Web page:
I sail through an ocean
uncharted, unknown, sometimes unwilling,
feeding off miseries, moments and maladies,
going from one second, minute and emotion to another.
A moment seems like a decade
in the company of the dog black.
A relationship seems like a fleeting glimpse
subsidising an impending pain dark.
Memories hover over unremembered nows
while now fills up with woes from then.
A creeping tide sometimes, a flooding river else,
No dikes and dams for this deluge.
No ceiling for this flight
A journey uninvited, moments unlived.
Multiple threads, deep convictions
in an otherwise fallow fate;
What's real, what's not,
the mind's eye watches the debate.
Who willed it, who lives it,
where will this bus take the traveller?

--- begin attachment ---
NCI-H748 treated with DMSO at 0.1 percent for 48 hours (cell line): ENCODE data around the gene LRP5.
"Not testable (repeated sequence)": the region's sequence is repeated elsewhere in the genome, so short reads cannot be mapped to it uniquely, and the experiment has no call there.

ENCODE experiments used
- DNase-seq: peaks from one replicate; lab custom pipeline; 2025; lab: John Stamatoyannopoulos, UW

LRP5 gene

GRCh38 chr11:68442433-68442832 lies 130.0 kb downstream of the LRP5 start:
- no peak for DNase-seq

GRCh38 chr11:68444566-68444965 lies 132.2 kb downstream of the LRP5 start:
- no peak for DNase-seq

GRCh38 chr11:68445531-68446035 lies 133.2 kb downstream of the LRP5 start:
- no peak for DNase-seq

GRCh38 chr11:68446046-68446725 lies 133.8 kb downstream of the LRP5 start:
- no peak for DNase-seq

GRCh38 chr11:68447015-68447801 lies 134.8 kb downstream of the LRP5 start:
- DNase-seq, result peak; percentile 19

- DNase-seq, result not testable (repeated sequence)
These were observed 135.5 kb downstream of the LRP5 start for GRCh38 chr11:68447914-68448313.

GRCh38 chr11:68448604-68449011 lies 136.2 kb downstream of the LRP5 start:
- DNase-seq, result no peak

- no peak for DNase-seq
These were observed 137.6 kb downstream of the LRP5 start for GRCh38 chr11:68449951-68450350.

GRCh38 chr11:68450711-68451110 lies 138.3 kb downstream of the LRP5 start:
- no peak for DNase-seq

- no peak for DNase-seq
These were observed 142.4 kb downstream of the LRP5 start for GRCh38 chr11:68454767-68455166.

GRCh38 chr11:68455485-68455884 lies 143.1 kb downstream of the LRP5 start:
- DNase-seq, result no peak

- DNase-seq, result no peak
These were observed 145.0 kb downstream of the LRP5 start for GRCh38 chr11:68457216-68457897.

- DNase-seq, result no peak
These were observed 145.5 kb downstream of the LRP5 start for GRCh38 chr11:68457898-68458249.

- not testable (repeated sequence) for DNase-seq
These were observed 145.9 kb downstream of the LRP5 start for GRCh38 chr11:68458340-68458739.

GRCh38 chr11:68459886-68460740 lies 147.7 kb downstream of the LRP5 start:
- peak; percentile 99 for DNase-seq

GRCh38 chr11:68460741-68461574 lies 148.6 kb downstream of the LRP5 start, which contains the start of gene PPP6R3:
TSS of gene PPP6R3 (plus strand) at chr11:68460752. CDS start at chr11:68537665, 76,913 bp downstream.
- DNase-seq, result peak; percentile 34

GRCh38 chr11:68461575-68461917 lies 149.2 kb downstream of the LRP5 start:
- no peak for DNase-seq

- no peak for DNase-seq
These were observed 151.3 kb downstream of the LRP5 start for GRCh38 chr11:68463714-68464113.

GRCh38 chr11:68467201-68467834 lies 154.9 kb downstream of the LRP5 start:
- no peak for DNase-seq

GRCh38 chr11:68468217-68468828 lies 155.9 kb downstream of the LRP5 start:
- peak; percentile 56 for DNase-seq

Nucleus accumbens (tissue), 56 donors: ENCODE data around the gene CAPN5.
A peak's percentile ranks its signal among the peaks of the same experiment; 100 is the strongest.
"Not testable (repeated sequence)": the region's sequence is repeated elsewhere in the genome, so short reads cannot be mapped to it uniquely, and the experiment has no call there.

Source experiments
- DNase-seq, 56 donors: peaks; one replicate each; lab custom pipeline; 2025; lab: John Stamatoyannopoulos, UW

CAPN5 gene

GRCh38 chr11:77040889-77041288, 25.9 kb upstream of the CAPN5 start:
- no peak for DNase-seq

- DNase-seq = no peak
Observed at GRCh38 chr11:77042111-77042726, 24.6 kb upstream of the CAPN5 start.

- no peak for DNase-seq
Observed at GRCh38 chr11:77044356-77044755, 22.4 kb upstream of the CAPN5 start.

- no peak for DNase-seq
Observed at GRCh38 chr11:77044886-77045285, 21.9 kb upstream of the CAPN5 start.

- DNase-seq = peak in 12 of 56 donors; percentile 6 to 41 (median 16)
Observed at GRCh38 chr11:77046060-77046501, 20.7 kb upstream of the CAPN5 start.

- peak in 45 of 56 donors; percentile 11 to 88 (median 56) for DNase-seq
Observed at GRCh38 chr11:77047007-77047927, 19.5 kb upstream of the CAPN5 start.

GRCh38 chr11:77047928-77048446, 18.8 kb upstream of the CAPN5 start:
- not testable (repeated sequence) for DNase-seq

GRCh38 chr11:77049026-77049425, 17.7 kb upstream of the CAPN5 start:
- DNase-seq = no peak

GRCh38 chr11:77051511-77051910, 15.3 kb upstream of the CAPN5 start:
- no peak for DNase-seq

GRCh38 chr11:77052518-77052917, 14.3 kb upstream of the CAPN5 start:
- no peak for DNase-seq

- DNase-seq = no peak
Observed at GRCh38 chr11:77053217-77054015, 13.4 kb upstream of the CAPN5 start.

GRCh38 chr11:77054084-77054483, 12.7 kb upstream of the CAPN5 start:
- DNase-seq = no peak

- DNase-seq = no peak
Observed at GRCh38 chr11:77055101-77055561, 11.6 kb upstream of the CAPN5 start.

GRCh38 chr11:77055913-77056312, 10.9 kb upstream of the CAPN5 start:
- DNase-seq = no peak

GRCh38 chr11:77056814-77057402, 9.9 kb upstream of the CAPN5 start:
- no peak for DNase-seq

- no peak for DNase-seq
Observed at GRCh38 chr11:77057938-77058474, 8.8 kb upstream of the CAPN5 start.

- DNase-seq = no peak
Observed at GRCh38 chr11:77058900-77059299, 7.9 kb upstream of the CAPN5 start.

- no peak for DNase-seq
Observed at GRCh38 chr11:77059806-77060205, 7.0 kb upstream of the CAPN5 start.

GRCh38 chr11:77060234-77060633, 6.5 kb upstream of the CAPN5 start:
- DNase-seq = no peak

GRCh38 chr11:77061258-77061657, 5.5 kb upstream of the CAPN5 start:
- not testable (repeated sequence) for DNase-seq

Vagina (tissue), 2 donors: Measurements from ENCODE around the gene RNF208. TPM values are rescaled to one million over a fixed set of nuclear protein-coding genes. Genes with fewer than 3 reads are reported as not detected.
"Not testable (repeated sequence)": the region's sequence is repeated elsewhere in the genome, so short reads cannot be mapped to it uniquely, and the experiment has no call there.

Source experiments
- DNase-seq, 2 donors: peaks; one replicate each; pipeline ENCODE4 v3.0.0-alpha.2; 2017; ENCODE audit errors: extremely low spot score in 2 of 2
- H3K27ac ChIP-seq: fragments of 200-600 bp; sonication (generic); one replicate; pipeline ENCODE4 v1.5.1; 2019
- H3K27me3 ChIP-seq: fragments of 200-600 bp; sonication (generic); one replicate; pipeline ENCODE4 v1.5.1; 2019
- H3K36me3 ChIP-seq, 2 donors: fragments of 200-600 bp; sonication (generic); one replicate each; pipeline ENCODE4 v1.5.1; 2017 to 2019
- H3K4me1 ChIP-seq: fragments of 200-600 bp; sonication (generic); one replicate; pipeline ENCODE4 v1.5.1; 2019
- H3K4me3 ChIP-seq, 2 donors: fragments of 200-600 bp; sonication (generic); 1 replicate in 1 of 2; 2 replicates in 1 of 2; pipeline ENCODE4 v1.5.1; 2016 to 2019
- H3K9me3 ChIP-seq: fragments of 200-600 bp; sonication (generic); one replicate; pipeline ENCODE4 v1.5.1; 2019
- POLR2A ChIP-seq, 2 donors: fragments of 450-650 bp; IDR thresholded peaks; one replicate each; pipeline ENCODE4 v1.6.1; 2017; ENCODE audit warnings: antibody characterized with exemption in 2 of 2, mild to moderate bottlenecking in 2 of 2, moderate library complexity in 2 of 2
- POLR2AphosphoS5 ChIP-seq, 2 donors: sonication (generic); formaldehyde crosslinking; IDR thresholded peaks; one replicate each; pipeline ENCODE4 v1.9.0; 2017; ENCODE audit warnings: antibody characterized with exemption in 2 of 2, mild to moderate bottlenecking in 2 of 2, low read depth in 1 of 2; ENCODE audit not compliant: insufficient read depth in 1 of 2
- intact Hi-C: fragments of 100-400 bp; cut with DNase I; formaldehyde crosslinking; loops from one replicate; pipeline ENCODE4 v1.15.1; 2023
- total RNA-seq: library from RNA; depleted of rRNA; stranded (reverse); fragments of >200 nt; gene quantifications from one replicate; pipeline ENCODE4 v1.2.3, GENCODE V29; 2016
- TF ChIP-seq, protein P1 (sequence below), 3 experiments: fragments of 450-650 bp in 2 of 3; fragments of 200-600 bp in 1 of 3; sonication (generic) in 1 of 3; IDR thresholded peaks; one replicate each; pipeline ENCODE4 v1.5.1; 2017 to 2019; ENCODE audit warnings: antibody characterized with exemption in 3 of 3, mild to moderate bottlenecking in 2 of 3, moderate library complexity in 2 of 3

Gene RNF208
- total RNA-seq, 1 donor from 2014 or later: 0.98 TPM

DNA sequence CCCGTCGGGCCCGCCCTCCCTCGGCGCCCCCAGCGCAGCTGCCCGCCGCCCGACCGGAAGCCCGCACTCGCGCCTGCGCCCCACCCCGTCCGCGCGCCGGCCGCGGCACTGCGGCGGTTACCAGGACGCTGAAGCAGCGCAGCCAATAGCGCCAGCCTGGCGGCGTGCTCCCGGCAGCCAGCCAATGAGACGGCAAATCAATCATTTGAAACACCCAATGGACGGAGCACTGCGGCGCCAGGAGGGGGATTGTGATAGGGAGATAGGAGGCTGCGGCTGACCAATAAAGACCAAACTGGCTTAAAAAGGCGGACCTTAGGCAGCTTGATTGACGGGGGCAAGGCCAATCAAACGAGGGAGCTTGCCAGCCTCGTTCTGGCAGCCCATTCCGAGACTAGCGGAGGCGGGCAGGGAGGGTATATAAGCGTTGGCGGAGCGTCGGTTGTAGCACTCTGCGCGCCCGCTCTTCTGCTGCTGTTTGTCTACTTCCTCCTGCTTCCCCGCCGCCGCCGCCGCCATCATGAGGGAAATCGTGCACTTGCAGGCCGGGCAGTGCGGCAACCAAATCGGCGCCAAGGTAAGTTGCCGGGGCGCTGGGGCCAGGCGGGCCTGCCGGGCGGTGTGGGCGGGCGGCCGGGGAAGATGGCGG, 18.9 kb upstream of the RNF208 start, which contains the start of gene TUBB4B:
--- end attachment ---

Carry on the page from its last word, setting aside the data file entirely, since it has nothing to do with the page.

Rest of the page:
Neither the steward, nor the road,
can ever know from where it comes, where it goes.
That health, education and various other public services are distributed unfairly is not new for human societies; the level of unfairness however appears to be on the increase. This is indeed counter-intuitive, given the last few decades’ strides in economic progress and even improved average lifespan and improving access to health globally. Despite widespread feeling that inequalities in health or healthcare distribution is explained by chance or by other proximate explanations such as distance or wealth, the “causes of the causes” are invariably lying within social factors (see my recent TedX talk on health as a matter of chance, or of choice). Continue reading →
I was recently invited to speak at a TEDx event organised by a school in Hyderabad. Given my research interests on health equity, I chose to build my talk around a foundational element of public health itself: what makes one healthy, is it a matter of chance (for eg. through genes), or by choice (through specific “healthy” behavioural choices, one “chooses”).